I have always had a soft spot for animals. In fact, I have often joked that I like animals more than people. As a teenager, I once slept in the laundry room floor with a cat I rescued, complete with fleas, until my parents agreed to let me keep her. When I was teaching at a small rural school, I brought a stray dog home and consequently had to keep him in an outdoor storage room until I rehomed him (our cat was not pleased and he was not coming in the house). As time has gone by, and life has gotten busier, I tend to keep blinders on with sad animal situations….letting someone else deal with it has become my default.
However, the past year, I have managed to reluctantly rescue, get vet care for, and rehome a small puppy, find homes for a couple of abandoned black labs, and coordinate a Facebook rescue of a stray dog that was hanging out at one of the elementary schools in town. The lab rescue in particular was aided and abetted by my younger daughter Abby, who loves all creatures great and small but particularly those in need. So when she texted me from school Thursday afternoon saying she had found a kitten in the school parking lot, I knew I was in for some rescue drama.
School was out for the day but Abby had to stay after for musical rehearsal. The first text I received when I was leaving work was that she had found a kitten in the parking lot. After some back and forth, she admitted that it wasn’t a “tiny” kitten but he was young and small. With my other daughter acting as text liaison while I drove home, I adamantly and repeatedly told her we could NOT keep a cat (we have three) and it probably had a home near the school. That is when the sprinkles of rain began hitting the windshield.
By the time I arrived home, the drizzle had become a steady rain and, in an effort to get me to the school, the texts had changed tone from keeping the cat to simply “riding around and finding his home”. Still picturing a tiny cat in the cold rain, I grabbed an old towel and headed up to the school, knowing that rehoming a “small cat” during kitten season would be about as easy as rehoming a rabid possum with a meth habit. Nearly to the school, I received a text saying that she didn’t see him anymore and I had my fingers crossed that he had gone back to the place from whence he came. Driving up, I scoped out the blissfully cat free parking lot. Abby came out of the building and went to the back of the car to get an umbrella. I then heard “there he is!” and he next thing I knew, she was sitting in the passenger seat. With a fully grown, in no way a kitten, slightly damp, decidedly male CAT.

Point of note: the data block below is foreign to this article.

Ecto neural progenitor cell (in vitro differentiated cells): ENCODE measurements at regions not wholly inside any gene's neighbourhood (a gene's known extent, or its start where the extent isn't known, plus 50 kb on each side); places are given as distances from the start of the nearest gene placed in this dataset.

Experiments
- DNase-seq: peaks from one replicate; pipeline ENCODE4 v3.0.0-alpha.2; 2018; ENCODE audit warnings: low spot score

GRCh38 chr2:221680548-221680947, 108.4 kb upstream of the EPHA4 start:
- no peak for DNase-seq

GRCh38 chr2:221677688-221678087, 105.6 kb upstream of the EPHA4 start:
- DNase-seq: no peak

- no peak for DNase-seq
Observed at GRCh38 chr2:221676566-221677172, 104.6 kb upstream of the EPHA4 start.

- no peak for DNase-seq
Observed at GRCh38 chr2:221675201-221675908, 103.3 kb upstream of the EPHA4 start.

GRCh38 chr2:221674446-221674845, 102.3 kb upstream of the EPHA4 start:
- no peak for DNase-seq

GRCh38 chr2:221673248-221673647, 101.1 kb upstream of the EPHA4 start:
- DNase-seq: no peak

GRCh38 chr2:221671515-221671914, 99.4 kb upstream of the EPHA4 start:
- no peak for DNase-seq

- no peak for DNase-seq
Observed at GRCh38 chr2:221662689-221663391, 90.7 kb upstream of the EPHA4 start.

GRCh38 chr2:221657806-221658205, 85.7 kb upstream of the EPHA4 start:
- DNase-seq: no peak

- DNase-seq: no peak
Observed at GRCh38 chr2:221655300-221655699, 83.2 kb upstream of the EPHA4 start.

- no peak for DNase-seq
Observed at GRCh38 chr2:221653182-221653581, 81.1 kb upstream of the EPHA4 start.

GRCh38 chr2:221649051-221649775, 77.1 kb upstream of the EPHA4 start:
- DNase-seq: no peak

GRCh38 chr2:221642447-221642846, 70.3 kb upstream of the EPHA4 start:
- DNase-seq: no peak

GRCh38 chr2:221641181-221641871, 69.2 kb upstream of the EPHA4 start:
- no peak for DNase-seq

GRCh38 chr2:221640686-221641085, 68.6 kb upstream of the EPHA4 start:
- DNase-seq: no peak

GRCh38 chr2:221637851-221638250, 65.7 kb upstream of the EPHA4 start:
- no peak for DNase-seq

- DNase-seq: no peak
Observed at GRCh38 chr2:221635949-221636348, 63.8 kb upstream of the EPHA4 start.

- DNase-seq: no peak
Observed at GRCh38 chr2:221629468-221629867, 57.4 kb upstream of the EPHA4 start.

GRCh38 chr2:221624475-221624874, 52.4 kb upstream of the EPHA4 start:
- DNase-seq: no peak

I believe my exact words were “get that cat out of my car!” but the damage had been done. She was determined that we would “find his home”. So away we drove, in the rain, with a strange cat who no doubt was panicking that he was being taken to the dreaded second location in kidnapping lore. In all the years I have lived in this area, I have never been the neighborhood we could see through the tree line but we eventually found the right street of houses. It was at this point that I truly questioned my sanity. Number one, while not feral (he was being too calm), this was likely an outdoor cat, used to coming and going as he pleased. What were the chances we would find the right house? Number two, it was four in the afternoon – many people would not be even home at this time of day?
As we slowly drove down the road, we spotted a man in his garage with his adorable Boxer puppy. I thought about offering him a mangy wet cat in trade but figured the offer would be rejected. I briefly explained the situation and he came out to the car to take a look – nope, he didn’t know who he belonged to but “that cat has been living in the neighborhood a while.” Success! We at least had the right area. He then referred us a few houses down to “that guy with the Jeeps who has some cats.”
So off we went and luckily “the guy with the Jeeps” was home. No, it wasn’t his cat either but thank the Lord and all that is good and holy, he not only recognized him but he had a “cat door” in his garage and this particular cat used his home as a hotel and restaurant when he felt the need to refuel. Our catnapping victim apparently had lived in his neighborhood for a couple of years. However, there was a cat was sitting in the window of the home who was not pleased with the vagabond we brought to his front door. Same with our rescue, who was hissing and began clawing at Abby to put him down. As soon as she did, he bounded a few yards away. We thanked Jeep/Cat Man and went back to the car.
Although not as pleased to have simply returned the cat to his neighborhood as she would have been to have returned him to a loving single home, Abby deemed the rescue mission a success. There were many a “see, I told you?” and other gloats that she had in fact, taken him back where he belonged. It was at this point when she told me that she and her friends at the rehearsal had been called him Petey Sewers as he was “trying to get in the sewer” (meaning the drainage culvert in the parking lot). I tried not to think of all the weird cat germs that she had brought into my immediate vicinity. Mission accomplished, we drove back to the school to get her things she had left when she bailed on rehearsal and then headed home for the day.
It’s a fact of life, especially in the rural area in which we live, that people have “outdoor cats” and while it isn’t the best of situations, I feel comfortable that this cat does have folks watching out for him. But more importantly, I am proud of Abby. She has a huge heart and empathy for animals. Her tenacity and stubbornness, while making it difficult in some aspects of our relationship, serves her well in situations such as this. Never change Abby…I think you are awesome. And so, probably, does Petey Sewers.
Karri Temple Brackett
April 20, 2019